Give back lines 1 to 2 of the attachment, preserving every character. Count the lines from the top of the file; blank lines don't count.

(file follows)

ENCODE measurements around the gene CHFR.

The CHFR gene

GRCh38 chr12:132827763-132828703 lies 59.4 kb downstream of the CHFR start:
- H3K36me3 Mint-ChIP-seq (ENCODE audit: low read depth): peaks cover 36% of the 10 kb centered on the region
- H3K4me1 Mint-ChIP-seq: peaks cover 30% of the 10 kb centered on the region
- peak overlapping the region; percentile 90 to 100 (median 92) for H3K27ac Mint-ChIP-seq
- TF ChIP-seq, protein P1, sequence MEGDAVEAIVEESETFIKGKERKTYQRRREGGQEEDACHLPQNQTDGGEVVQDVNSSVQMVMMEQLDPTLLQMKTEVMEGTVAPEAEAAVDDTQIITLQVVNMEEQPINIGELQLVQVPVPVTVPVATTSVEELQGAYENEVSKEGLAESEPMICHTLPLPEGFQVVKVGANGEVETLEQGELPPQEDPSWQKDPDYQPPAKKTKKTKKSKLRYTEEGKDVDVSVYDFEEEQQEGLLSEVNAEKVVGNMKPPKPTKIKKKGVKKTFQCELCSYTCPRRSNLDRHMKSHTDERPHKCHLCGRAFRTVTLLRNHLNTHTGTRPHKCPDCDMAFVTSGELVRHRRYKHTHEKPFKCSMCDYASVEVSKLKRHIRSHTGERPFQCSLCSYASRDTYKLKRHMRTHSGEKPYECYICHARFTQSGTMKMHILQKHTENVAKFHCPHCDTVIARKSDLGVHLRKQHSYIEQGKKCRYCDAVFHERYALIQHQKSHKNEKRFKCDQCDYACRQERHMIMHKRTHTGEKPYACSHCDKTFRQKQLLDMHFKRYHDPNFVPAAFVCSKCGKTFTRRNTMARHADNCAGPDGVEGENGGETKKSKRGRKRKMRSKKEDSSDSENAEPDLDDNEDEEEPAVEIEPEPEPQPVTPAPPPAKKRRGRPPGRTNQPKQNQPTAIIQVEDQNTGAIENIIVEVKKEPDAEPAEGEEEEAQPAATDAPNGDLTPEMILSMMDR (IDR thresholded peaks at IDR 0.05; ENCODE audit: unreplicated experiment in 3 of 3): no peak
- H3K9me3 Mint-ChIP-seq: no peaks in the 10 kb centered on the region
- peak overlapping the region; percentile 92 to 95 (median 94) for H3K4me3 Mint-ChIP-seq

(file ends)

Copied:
ENCODE measurements around the gene CHFR.

The CHFR gene